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Details of Grant 

EPSRC Reference: EP/S019472/1
Title: Chemobots: Digital-Chemical-Robotics to Convert Code to Molecules and Complex Systems
Principal Investigator: Cronin, Professor L
Other Investigators:
Woods, Professor D Padgett, Professor M Symes, Dr MD
Clark, Professor J Aragon-Camarasa, Dr G Adams, Professor DJ
Lapkin, Professor A
Researcher Co-Investigators:
Project Partners:
BAE Systems DeepMatter GlaxoSmithKline plc (GSK)
Millipore Corporation UCB
Department: School of Chemistry
Organisation: University of Glasgow
Scheme: Programme Grants
Starts: 01 August 2019 Ends: 31 July 2024 Value (£): 5,034,017
EPSRC Research Topic Classifications:
Analytical Science Chemical Synthetic Methodology
EPSRC Industrial Sector Classifications:
Chemicals Pharmaceuticals and Biotechnology
Manufacturing Information Technologies
Related Grants:
Panel History:
Panel DatePanel NameOutcome
31 Oct 2018 Programme Grant Interviews - 31 October 2018 (PS) Announced
Summary on Grant Application Form
Our aim is to develop an approach to make and discover molecules using a chemical programming language that is run in a modular Chemical-Robot or Chemobot. To do this we need to develop a 'Universal Chemical Synthesis Machine' architecture which we will refer to here as 'the Chemputer'. The Chemputer represents a new architecture for running chemical synthesis, and will be realised by the development of a portable and modular approach to chemistry. To do this we must establish the ontological relationships and abstractions to allow the development of a code that will drive machine-independent universal synthesis. This ontology will connect a high-level chemical programming language we will develop to the low-level machine code to run the modular Chemobots. The Chemobots will be designed and built around batch 'flask' synthesis and can be networked together allowing the molecules to be made in steps.

By establishing the framework and building the underlying firmware, software, and abstractions, we will demonstrate the Chemputer by developing modular robots capable of chemistry, Chemobots. These will be built around batch 'flask' synthesis and can be networked together allowing the molecules to be made discretely in steps. Although synthetic chemistry is complex and demanding, a chemical reaction only requires five operations: i) addition of reagents; ii) reaction process; iii) work-up; iv) separation; v) purification. We will take our Chemputer standard, comprising five modules for batch operations, and enlist our expert pioneer collaborators and industrial stake holders, to test and validate our approach. Importantly, we have already validated the concept of chemical digitization, and the platform approach highlighted by our recent publications in Science and Nature earlier this year. Also, this work builds on our previous programme grant 'digital-synthesis' in terms of our technical abilities to build platforms and write software. However, the vision of the Chemputer architecture represents a step change, resulting in practical Chemobots. We will use the systems of modular Chemobots to also explore reproducibility, and to improve the environment for the chemist from a workflow, safety, and pedagogical point of view. In addition, the ability to individually validate and digitize reactions one by one should allow for the ability to synthesize very complex molecules autonomously as the stability and usability of the systems improve. We will start using our preliminary platform as a 'generation 0' to enable the development of the abstraction, architecture, and ontologies for digital chemistry. As the Chemobots are developed we will explore new reactions using sensors and statistics driven design of experiments to target unknown molecules with target-assay driven search algorithms.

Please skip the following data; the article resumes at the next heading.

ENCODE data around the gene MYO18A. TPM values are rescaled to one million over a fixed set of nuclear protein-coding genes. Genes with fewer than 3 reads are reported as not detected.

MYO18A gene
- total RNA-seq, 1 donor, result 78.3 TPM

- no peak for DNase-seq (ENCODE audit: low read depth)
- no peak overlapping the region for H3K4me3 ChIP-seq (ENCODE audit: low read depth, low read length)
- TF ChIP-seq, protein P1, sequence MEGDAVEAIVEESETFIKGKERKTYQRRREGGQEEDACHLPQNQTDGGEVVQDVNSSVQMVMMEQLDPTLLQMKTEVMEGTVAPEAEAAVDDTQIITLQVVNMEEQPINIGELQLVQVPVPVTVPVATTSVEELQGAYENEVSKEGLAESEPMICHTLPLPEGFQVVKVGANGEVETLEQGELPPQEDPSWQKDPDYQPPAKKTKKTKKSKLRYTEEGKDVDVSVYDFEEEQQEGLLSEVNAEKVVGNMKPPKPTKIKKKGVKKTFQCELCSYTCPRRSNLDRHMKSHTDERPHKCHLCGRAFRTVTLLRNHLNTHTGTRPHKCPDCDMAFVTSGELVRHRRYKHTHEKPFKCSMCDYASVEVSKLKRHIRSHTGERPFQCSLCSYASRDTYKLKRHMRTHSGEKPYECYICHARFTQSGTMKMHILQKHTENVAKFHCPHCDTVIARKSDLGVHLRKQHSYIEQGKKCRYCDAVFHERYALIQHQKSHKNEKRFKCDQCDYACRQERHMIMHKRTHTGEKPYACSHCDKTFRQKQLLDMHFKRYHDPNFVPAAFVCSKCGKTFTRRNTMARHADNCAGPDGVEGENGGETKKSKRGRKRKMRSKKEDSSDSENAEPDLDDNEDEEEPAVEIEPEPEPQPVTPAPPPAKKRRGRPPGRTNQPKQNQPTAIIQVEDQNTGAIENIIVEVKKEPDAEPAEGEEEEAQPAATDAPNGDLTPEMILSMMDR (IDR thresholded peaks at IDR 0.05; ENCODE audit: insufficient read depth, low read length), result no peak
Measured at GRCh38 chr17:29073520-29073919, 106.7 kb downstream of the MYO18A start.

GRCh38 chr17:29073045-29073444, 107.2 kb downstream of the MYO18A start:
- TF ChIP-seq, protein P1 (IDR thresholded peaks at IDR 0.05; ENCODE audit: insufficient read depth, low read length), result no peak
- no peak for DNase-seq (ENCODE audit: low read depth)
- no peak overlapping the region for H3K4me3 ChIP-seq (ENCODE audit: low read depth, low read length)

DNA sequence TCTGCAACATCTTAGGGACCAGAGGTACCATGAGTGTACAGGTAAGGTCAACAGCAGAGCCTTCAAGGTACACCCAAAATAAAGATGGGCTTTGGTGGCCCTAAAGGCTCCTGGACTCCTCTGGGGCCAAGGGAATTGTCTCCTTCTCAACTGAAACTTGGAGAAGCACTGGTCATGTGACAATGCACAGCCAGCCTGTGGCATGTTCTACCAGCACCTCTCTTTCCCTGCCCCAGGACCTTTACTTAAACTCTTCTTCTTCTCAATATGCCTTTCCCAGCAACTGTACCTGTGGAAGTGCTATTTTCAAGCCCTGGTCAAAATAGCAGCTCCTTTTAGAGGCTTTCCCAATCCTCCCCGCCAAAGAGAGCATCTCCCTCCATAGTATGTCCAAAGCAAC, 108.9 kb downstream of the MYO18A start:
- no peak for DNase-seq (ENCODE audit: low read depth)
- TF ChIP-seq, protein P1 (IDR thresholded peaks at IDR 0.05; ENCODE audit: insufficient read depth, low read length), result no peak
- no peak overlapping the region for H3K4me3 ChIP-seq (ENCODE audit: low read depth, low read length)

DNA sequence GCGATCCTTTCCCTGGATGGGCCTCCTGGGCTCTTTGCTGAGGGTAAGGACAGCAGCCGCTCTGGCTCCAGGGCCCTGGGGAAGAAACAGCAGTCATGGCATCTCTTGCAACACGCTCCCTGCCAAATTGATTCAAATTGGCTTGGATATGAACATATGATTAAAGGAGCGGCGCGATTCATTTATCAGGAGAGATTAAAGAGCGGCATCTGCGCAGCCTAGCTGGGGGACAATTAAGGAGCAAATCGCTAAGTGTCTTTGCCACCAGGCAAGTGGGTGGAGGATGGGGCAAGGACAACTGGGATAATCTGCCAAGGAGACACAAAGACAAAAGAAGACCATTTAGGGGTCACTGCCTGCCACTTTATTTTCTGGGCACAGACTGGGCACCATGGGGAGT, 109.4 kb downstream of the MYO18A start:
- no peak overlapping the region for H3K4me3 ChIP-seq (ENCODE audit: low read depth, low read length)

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Organisation Website: http://www.gla.ac.uk